The variability of speaking situations is frequently confusing for students who stutter. Results from subtests of the Behavior Assessment Battery (Gene Brutten & Martine Vanryckeghem, Plural Publishing, Inc., 2007) measures changes in attitudes along with the child's behaviors and perceptions about stuttering in various speaking situations. Clinician created lists specific to the student's environment can also be effective. Once challenging situations are identified, the student and clinician can create a hierarchy of difficulty, develop ideas for managing communication and analyze changes while speaking in these situations. Creating Power Point slides is an effective tool to stimulate the problem solving aspect of treatment as the student is evaluating the use of the timing and tension strategies. During this type of treatment activity, the concepts of Time Pressure and Avoidance are also important to address. (See Time Pressure and Avoidance Power Points). The value of Power Point teaching tools is that students can create a personalized slide describing various speech behaviors with suggestions to modify thinking in various speaking situations.

Treatment needs to address what happens during these difficult speaking situations using objective statements (i.e. I have difficulty stopping for a breath. I feel tension in my throat, etc.) Simulated speaking situations during treatment sessions, in small groups, talking with familiar listeners, etc. are good practice steps for the student to feel success.

Third: Understand the impact of negative thinking on attitudes while speaking in difficult situations; transfer negative thoughts into positive ones.

Performance variations by various athletes provide a natural connection to speaking in difficult situations, i.e. athletes cannot perform against every team and in every game with the same outcomes. Again, the use of PowerPoint can facilitate comprehension of how thinking impacts attitudes about communication and gain a perspective on how to "think" about communication in a more positive manner. A PPT activity titled "What was I Thinking?" allows students to define positive and negative thinking and predict the outcome of each in challenging speaking situations. Students define both types of thinking and create both positive and negative statements. The PPT comments can be archived for the students to review at any time or for students new to stuttering treatment to read. A student can also create slides demonstrating what positive statements are useful for dealing with difficult speaking situations in his/her profile.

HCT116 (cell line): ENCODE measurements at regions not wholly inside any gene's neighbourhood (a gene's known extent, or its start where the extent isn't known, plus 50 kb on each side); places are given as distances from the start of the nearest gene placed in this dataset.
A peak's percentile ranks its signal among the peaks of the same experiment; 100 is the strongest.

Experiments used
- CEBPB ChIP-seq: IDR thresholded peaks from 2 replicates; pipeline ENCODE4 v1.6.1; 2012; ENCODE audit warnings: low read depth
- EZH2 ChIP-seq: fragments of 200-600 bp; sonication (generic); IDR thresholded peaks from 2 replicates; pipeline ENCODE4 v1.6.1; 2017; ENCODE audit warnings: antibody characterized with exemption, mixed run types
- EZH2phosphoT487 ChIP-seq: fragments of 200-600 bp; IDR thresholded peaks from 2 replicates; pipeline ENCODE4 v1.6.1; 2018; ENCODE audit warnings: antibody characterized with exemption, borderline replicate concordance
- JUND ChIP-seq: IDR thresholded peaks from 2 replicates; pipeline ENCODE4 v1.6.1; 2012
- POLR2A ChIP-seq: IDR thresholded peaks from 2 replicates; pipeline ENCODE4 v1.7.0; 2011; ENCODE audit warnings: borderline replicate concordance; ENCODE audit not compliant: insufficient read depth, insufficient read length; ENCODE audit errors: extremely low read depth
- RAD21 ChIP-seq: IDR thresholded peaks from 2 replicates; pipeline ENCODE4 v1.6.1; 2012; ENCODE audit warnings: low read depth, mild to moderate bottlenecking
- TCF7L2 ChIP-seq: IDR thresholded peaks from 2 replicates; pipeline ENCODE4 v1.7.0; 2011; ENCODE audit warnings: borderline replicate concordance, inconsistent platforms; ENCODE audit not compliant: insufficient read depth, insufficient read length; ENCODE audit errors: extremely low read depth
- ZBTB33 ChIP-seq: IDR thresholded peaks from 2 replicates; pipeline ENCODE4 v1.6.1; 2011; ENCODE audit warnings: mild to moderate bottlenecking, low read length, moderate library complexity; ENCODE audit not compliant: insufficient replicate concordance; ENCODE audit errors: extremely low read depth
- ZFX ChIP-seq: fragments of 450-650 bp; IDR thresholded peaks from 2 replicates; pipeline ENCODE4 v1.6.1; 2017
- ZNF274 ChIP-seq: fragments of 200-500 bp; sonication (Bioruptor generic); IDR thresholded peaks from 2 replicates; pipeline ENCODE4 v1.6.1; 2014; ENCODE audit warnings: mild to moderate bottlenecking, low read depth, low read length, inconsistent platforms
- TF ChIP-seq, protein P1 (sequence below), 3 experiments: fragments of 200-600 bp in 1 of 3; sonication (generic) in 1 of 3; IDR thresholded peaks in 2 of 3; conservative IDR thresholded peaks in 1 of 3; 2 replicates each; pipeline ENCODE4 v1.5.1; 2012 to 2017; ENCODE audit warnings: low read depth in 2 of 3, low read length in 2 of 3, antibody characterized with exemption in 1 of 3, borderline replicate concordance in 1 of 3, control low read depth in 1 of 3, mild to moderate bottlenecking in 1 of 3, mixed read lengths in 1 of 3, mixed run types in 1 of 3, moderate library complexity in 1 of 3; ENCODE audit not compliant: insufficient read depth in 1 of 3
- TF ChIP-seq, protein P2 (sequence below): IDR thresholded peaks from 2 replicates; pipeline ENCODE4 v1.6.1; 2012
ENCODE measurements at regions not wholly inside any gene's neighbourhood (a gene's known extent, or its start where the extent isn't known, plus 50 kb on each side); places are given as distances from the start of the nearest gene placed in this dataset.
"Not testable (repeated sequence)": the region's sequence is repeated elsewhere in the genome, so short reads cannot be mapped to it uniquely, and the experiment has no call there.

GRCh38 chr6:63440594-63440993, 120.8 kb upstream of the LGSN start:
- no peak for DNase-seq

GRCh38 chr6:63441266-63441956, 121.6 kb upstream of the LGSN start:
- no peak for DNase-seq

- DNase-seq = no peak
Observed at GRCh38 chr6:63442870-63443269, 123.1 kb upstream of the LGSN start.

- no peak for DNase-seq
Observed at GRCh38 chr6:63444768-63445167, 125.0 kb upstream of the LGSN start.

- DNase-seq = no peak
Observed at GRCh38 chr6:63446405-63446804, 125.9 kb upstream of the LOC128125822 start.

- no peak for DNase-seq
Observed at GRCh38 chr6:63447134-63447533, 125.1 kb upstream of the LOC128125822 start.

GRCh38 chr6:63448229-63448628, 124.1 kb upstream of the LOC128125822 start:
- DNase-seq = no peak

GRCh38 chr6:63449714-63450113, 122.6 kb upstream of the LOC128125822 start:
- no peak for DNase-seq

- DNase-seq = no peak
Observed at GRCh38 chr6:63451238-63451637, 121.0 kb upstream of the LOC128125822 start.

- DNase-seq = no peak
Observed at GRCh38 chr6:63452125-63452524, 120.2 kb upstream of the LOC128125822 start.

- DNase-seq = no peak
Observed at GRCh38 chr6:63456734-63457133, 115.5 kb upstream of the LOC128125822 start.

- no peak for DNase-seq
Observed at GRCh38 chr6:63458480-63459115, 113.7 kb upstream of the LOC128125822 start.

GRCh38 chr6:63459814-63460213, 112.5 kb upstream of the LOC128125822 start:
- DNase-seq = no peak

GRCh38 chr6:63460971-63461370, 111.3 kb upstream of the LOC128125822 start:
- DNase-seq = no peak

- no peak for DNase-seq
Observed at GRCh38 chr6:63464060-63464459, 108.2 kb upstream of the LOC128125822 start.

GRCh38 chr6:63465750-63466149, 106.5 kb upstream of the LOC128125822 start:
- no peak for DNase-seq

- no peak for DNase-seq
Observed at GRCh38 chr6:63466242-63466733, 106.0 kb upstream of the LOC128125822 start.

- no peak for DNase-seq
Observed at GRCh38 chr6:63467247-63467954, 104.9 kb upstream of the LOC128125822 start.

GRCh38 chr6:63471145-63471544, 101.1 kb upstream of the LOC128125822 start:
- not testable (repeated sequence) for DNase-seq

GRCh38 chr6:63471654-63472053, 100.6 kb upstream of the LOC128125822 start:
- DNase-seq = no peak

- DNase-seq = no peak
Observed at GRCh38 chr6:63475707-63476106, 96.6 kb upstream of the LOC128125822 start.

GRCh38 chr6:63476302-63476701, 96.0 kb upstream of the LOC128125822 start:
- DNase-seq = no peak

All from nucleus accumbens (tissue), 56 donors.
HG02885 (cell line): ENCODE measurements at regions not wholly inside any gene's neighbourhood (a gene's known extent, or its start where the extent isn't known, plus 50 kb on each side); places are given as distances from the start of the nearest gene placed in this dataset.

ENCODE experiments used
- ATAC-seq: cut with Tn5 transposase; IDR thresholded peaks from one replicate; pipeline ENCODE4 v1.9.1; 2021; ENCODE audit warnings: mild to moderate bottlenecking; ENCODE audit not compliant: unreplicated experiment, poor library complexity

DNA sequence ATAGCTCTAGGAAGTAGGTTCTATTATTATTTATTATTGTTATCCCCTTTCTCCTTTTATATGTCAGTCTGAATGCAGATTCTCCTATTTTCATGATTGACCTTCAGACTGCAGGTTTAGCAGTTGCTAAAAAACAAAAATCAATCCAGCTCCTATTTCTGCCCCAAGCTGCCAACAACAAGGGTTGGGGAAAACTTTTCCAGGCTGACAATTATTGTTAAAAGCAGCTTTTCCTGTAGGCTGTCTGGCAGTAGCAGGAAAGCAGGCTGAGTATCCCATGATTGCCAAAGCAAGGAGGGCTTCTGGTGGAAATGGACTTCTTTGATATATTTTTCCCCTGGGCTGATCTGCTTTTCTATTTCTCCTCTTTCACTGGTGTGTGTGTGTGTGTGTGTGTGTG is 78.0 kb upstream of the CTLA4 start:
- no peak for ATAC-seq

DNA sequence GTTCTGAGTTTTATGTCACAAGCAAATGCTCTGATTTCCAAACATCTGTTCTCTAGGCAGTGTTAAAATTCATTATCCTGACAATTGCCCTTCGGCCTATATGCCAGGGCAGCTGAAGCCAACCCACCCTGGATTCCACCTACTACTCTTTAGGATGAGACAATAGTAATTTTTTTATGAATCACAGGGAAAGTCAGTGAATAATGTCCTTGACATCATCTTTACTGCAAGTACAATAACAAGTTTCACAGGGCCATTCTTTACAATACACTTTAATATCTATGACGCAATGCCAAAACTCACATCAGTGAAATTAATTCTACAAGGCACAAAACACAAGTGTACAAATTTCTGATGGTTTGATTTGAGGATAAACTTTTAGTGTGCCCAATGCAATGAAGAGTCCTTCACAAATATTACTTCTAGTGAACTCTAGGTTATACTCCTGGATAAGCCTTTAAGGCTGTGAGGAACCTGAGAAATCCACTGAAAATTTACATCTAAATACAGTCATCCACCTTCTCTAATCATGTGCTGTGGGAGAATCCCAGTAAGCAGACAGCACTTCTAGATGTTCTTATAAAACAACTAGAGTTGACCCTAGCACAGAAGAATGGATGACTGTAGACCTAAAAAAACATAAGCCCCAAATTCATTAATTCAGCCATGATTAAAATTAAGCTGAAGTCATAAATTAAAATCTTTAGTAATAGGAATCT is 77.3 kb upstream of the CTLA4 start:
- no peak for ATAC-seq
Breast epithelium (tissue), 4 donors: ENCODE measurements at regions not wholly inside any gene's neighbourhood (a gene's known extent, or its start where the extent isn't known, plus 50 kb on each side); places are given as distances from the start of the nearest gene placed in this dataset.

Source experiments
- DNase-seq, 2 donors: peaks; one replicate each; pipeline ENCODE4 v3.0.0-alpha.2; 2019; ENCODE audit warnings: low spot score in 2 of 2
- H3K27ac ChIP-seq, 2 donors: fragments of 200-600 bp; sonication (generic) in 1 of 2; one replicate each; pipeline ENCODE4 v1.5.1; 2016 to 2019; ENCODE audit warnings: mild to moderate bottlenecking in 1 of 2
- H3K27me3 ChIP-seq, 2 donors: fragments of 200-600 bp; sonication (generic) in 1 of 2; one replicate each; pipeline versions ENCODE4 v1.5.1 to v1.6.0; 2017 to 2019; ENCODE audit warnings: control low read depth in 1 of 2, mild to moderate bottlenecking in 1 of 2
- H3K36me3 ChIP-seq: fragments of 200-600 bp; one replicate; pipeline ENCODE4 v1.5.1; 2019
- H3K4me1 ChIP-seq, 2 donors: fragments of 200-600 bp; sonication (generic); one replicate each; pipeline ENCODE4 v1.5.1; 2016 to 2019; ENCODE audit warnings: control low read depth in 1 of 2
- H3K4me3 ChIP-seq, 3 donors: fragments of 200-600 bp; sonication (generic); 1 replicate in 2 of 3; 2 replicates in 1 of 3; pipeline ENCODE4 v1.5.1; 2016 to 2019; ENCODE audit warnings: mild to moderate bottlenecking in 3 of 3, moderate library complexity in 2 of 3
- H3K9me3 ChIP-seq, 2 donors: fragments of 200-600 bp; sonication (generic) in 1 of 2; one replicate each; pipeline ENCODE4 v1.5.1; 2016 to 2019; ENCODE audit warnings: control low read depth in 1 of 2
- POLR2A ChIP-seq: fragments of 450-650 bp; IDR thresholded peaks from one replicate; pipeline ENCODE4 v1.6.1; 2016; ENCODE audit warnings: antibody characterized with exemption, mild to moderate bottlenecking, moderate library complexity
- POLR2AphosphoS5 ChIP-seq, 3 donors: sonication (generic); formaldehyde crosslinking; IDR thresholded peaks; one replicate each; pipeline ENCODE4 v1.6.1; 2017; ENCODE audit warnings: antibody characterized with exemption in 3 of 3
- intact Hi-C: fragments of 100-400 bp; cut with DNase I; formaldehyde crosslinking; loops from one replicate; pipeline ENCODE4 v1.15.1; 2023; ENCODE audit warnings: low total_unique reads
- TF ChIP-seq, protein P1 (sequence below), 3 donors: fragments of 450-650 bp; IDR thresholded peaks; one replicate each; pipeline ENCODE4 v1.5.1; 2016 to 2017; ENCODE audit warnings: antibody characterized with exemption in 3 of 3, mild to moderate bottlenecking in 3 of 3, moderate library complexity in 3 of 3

Fourth: Tell Your Story; Read the stories of other children/teens!

This also can be accomplished in a Power Point format such as "My Story" which provides a simple framework for children/teens who stutter to describe their communication pattern, feelings and ideas concerning his/her stuttering. The framework does not restrict the student's ideas or comments. The benefit of using this type of interactive activity is that students can connect with other students who stutter. A summary of this activity can be accessed at My Story: A PowerPoint Teaching Tool.

Fifth: Meet other people who stutter

Students who stutter often feel isolated or alone. Finding ways to have adults/teens who also stutter visit the sessions of younger students is a powerful way to facilitate this type of interaction. With permission, sharing videos of other students who stutter talking about various issues related to stuttering can facilitate this type of learning. Students learn about the variability of the fluency patterns and benefit from hearing what students suggest. Talking openly about stuttering is also a valuable lesson. Videos and information from the Stuttering Home Page (http://www.stutteringhomepage.com), the Stuttering Foundation of America (http://www.stutteringhelp.org)and the National Stuttering Association (http://www.westutter.org) also facilitate this process.

In conclusion, changing attitudes concerning communication is a process that involves many variables and takes time to modify. Changing attitudes involves not only the child/teen but the adults who surround the child; and this change can be impacted by many experiences and interactions both positive and negative. However, modifying attitudes is important aspect of treatment. In the words of Winston Churchill, "attitude is a little thing that makes a big difference".

You can post Questions/comments about the above paper to the author before October 22, 2009.

SUBMITTED: August 9, 2009